I have not read the books that this series is drawn from, so that might be a better source for this long tale that continues to feel as if it could be more. The biggest drawback for me was the creaky writing, followed by the underwhelming acting of the lead actress. It’s well shot and has some fun musical choices, but they needed a smart person in the room to write smart scripts for a show that should have been convoluted and full of fun corners. If you’re only in it for the romance, watch this. Matthew Goode is always a sweet hottie, but even the romance couldn’t pull this out for me.

LINKS:

CFR: In Addition: So several years ago, my husband looked for a book for a Christmas present for me. The book seller told him every one LOVED this book A Discovery of Witches. It was a best seller. Also it was Fantasy/Science Fiction so I would love it. I had seen the book in the bookstore and thought it looked good. So I happily started reading it. And I loathed it after the first 10 pages. The hero was described as a misogynist. Uh, why? How is that sexy? (Yes they solved that problem in the TV show which was very nice.)

So fast forward to a girls outing weekend of room service and TV watching and voila! I am watching the TV series A Discovery of Witches. I liked it – probably because my buddy loves it so much and was thrilled to be showing it to me.

Second, as for the TV show, like the book, I was surprised at how clueless the heroine was. I mean, she was raised by witches and how could she be so clueless? I guess I get tired of the “powerful witch being clueless and having to discover her power trope”. *RASPBERRY* Good grief that makes the character a child and robs her of her own identity and power. Why can’t a fully mature powerful witch find the big artifact?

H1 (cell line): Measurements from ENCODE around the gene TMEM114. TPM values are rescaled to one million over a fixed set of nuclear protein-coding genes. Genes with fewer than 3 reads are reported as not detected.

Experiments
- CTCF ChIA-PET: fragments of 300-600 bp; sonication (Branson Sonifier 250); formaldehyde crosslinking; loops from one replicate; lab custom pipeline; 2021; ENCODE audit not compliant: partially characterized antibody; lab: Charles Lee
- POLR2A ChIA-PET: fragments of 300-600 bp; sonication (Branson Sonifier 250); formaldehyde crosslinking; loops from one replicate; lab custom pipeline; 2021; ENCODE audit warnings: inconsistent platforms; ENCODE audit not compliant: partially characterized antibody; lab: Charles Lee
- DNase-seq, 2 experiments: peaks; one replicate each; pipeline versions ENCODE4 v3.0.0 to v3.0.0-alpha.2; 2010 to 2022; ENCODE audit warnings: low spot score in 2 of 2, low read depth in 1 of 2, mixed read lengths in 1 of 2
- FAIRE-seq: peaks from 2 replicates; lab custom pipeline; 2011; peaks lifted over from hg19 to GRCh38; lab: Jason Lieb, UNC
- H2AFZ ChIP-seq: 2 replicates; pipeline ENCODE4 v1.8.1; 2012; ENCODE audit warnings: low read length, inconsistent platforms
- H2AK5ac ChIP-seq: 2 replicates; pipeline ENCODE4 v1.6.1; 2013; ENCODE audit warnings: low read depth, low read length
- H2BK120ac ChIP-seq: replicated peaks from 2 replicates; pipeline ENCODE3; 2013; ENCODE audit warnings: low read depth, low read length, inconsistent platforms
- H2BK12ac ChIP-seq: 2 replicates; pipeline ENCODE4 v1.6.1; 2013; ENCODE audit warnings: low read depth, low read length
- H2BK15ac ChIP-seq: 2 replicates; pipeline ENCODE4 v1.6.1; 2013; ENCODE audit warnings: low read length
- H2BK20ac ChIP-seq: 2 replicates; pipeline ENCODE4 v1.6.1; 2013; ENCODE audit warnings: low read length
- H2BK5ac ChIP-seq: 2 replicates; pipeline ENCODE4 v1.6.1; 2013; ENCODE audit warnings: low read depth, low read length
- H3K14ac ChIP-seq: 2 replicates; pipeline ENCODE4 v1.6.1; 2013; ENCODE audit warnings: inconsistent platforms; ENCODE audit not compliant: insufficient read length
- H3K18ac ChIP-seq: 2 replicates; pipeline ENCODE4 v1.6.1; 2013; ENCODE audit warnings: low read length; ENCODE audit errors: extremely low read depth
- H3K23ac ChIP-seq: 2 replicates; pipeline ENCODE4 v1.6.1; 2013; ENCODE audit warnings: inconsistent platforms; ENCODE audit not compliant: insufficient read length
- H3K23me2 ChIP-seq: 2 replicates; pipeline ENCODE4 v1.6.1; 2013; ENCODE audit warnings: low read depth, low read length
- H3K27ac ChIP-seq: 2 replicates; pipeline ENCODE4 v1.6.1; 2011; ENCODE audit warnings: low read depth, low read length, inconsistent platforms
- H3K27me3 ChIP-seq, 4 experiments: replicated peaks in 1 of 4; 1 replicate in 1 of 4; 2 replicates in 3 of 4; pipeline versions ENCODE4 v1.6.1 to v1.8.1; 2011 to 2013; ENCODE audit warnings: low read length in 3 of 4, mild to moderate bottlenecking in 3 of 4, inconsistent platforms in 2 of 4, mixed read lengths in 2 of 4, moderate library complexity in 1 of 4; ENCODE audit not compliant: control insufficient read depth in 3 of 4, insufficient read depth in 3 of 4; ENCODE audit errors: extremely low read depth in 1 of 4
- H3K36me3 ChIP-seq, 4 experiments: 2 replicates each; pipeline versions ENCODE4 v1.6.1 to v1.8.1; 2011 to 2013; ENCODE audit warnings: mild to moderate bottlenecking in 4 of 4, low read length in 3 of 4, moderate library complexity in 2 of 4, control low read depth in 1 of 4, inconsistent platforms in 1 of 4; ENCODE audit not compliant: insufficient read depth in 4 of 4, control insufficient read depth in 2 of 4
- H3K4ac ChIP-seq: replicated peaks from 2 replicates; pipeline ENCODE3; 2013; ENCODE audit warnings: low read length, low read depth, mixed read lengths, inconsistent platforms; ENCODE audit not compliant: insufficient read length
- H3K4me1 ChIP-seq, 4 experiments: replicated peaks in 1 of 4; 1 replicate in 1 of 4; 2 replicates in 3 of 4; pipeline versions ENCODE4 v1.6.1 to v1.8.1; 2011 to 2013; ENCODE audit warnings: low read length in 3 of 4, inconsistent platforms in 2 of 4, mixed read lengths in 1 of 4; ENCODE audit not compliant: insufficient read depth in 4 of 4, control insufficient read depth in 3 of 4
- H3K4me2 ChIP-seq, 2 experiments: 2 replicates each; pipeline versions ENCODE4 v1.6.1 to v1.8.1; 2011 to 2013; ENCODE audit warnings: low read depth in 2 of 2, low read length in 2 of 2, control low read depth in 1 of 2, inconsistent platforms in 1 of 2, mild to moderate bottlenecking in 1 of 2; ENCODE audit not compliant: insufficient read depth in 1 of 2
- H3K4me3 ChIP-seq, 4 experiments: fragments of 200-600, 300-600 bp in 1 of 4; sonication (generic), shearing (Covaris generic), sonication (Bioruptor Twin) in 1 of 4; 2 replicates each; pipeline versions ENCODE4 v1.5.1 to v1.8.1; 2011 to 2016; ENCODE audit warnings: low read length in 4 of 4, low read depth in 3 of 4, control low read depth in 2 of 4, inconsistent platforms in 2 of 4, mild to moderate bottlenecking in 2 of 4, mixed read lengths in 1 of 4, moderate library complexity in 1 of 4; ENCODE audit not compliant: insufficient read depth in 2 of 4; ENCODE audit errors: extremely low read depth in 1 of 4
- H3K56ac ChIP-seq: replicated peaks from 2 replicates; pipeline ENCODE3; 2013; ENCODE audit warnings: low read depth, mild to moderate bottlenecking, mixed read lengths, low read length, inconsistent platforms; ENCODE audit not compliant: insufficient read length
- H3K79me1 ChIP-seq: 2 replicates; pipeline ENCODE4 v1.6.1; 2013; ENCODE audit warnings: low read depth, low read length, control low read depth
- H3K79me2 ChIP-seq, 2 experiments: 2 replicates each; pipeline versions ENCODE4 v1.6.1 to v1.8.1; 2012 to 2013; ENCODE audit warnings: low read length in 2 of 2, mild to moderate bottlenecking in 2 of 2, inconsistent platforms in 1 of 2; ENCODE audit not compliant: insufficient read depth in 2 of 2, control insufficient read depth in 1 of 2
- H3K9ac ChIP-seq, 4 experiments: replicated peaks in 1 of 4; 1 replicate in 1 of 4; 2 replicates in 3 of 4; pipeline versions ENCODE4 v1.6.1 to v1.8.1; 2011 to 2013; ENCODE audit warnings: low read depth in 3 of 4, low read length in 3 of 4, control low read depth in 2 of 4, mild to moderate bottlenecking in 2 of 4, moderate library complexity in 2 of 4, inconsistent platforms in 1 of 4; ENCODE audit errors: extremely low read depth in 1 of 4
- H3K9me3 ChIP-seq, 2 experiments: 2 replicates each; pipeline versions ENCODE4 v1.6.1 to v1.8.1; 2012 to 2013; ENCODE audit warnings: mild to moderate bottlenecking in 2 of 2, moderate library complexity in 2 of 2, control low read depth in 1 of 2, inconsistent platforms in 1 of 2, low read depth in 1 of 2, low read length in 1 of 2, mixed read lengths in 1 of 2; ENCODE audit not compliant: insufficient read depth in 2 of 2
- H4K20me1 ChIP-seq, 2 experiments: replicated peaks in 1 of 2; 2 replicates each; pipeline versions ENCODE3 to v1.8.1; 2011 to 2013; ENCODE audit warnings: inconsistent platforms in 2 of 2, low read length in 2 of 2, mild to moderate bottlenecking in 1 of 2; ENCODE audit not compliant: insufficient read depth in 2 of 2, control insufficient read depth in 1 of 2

While I was willing to believe that Diana and Matthew were in love. They have some fun chemistry. However I loathe romances because they are more about sexual attraction than falling in love. An adult woman whining to her aunt about how she can’t help who she loves is just, oh good grief. You are right – you can’t help how you FEEL, which is what love is an emotion. HOWEVER, you can help how you behave. (Want real romance? Watch Our Flag Means Death. Now THAT’S romance!)

So again my problem with romances, let’s make women act like children. The men are just well, good grief. Yes the two actors look good together but I just want to slap vampires and their whining and they are at the top of the food chain which means I’m not and I want to slap them. What a bunch of whiny bores.

Oh and I felt for the demons.

Still I thought the show was pretty and interesting and if I got to watch it again with my buddy, I would enjoy it because she loved it so much. Also I would watch it again just to enjoy the witches who enjoy being witches. Those lesbian aunts made the show for me.

If you like romances, you will love this.

Leave a Reply

Fill in your details below or click an icon to log in:

WordPress.com Logo

You are commenting using your WordPress.com account. Log Out /  Change )

Twitter picture

You are commenting using your Twitter account. Log Out /  Change )

Facebook photo

You are commenting using your Facebook account. Log Out /  Change )

Connecting to %s